It's like when petitioners get to the SJC claiming a summary judgment. If they say no, all it means is that the case goes to trial. This case is going to trial, and the trial will be in Superior Court. If he gets found not guilty, all ends.

    I have no problem with a person

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    appealing a guilty verdict based on newly discovered evidence that establishes innocence, or evidence that was not possible to be presented at the original trial.

    However, I have a huge problem with appeals based on "I was found guilty, but I think it was unfair because I was only 14 when the crime occurred", or " I was found guilty, but it was unfair because I hired a klutz of a defense lawyer", or "My lawyer chose not to object to a prosecution statement or motion at the original trial - give me an appeal." type BS arguments.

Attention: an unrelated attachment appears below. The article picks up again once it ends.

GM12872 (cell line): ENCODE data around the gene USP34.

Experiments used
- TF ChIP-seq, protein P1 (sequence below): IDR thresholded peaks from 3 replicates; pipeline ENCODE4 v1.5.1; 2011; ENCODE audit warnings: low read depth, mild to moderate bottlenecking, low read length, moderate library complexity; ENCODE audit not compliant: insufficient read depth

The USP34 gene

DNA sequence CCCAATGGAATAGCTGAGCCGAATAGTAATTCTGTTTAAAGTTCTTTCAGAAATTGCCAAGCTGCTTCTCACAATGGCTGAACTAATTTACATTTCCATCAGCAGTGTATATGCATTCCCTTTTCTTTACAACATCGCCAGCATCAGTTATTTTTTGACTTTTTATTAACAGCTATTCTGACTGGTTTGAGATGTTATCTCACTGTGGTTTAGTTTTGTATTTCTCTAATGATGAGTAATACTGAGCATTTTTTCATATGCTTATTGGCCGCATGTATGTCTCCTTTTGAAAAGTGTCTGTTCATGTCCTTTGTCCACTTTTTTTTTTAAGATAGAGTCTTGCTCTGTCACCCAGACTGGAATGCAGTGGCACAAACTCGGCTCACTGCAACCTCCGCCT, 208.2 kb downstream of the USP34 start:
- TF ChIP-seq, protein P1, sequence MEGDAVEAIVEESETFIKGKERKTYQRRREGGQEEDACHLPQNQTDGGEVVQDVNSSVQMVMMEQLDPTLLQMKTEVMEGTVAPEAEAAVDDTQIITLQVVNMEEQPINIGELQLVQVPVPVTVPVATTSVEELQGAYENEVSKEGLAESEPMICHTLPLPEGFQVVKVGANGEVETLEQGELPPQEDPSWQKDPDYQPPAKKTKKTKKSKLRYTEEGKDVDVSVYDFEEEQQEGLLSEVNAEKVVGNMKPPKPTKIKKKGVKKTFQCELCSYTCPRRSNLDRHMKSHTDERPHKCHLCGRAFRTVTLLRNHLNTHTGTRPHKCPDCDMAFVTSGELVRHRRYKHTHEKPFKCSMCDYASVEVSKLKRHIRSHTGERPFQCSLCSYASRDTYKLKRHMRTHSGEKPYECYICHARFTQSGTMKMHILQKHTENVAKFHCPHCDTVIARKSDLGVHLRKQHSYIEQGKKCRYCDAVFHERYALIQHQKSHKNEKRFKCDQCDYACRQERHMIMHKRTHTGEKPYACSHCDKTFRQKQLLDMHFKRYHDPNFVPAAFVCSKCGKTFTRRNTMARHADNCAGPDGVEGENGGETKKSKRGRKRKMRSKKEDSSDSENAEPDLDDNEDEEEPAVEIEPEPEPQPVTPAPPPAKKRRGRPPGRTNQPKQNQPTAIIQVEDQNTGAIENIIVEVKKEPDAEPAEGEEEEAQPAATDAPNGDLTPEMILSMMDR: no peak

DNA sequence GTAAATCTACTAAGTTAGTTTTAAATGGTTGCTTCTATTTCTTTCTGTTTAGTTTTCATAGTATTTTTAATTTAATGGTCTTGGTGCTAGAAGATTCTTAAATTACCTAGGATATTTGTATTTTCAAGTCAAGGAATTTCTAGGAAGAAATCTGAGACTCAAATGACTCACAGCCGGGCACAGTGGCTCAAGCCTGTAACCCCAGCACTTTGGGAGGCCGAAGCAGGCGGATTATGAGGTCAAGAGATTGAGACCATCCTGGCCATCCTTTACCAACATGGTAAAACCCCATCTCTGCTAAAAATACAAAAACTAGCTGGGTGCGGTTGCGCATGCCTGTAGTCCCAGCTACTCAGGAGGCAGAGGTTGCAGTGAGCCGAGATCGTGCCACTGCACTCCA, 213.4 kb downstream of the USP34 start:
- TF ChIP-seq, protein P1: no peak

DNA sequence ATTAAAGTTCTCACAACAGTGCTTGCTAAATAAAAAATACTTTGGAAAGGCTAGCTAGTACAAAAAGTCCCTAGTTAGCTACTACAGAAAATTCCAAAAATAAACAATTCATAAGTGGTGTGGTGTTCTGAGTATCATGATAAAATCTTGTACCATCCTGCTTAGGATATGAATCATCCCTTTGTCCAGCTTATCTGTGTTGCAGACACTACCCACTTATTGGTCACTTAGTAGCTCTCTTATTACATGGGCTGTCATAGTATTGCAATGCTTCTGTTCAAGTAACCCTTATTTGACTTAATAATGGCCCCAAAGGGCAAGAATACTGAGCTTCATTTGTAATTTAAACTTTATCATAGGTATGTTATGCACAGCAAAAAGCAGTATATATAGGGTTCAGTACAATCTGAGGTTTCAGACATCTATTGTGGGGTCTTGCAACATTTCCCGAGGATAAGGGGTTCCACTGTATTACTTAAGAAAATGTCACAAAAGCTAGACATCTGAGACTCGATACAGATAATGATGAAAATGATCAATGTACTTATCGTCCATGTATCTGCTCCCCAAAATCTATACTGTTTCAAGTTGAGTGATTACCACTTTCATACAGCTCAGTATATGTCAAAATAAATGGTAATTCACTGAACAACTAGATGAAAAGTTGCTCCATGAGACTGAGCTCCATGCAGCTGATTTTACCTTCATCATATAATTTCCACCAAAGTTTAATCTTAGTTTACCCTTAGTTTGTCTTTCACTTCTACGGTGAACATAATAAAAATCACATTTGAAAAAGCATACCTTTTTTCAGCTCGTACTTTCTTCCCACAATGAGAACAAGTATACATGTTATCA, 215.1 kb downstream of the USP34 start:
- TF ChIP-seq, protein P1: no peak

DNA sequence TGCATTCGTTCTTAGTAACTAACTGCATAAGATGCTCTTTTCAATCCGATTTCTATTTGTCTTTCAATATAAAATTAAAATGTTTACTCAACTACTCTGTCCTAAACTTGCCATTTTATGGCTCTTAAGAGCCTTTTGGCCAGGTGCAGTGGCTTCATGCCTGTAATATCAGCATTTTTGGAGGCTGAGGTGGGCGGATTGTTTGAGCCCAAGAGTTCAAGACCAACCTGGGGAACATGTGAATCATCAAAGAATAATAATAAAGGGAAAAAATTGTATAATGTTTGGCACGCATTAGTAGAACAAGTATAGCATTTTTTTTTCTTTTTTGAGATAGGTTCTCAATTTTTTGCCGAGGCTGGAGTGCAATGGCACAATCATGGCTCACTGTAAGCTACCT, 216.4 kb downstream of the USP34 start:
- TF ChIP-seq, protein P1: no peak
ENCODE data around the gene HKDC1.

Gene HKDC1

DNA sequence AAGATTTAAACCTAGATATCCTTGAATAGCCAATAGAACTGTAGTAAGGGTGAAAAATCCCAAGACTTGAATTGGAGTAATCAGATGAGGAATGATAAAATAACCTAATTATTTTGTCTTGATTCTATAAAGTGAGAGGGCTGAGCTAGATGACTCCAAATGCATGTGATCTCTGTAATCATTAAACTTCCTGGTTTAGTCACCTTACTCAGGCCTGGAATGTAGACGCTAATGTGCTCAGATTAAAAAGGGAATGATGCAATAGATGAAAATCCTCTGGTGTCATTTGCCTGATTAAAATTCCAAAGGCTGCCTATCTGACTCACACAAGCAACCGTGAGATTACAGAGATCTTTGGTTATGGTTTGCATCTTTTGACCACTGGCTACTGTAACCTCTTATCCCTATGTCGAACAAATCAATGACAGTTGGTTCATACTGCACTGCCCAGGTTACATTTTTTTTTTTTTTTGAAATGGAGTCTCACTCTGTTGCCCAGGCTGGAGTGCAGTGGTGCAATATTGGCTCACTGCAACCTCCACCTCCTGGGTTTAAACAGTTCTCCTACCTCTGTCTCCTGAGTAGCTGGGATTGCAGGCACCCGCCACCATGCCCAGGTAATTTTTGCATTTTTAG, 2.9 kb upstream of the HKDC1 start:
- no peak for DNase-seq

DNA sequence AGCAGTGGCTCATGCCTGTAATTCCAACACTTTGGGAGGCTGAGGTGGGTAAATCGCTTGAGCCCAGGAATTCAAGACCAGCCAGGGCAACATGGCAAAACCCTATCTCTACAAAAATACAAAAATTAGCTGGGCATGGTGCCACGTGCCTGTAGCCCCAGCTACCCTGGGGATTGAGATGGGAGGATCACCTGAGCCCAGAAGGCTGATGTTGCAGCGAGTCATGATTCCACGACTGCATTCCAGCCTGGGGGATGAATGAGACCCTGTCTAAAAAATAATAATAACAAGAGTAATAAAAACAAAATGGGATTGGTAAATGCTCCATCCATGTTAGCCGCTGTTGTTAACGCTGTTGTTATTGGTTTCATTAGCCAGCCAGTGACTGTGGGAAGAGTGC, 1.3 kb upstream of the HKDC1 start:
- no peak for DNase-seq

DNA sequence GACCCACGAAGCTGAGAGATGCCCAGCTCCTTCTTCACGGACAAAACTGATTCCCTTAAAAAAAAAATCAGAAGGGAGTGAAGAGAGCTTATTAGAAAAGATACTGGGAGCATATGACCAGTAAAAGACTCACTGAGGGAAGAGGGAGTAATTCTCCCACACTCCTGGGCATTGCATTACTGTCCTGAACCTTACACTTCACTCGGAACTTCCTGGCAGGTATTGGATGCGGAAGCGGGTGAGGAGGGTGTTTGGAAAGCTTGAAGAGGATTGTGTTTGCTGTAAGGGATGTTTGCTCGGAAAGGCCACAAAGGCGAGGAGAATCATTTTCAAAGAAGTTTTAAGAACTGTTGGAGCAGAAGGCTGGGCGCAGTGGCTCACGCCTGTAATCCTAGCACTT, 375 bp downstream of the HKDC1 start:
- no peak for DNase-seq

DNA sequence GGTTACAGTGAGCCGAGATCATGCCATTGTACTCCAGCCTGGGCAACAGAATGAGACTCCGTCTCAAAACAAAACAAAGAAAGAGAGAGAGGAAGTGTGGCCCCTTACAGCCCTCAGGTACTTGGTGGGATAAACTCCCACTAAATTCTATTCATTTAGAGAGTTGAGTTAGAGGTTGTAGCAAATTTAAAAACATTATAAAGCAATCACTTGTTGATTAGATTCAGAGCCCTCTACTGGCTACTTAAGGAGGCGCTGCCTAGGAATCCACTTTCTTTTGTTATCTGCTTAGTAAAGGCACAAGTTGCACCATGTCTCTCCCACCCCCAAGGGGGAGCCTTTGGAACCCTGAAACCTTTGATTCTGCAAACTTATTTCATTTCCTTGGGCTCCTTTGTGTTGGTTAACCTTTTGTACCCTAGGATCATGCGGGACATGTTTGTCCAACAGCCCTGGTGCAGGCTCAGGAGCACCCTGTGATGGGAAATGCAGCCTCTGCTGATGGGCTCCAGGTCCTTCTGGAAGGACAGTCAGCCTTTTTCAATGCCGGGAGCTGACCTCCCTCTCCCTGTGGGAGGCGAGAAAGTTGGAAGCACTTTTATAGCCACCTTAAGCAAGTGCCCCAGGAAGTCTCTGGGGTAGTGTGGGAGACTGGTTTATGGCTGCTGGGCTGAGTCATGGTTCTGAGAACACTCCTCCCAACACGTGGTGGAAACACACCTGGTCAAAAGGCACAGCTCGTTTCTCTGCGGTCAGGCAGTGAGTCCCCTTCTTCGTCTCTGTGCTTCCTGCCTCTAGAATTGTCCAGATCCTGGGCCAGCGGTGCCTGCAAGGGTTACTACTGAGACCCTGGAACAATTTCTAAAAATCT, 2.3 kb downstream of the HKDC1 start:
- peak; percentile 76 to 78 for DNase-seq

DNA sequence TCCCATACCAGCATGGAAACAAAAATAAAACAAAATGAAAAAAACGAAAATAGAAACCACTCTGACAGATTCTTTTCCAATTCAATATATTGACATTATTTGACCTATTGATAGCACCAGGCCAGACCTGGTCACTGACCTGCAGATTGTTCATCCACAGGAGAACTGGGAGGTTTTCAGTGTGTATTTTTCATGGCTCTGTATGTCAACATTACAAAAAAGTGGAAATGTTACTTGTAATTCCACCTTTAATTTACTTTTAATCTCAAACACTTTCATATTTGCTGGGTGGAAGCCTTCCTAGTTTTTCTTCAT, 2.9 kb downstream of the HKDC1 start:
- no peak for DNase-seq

So, no one should be able to

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    So, no one should be able to appeal if they believe the law was misapplied? I'm really glad I don't live under your imagined justice system.

    no, 14 year olds are not

    14 year olds are not adults. they're considered so undeveloped that they can't even own a contract for a cellphone.

    there is a reason that there are so many protections under the law for minors. sex is an 'adult act' too, would you perform it with a willing 14 year old?

    i hope not

    if 14 year olds are adults, they should be treated with the same respect as such then. i hope you're also a proponent for 14 year olds to have drivers licenses, conceal carry permits, and join the armed forces. as well as drop out of school.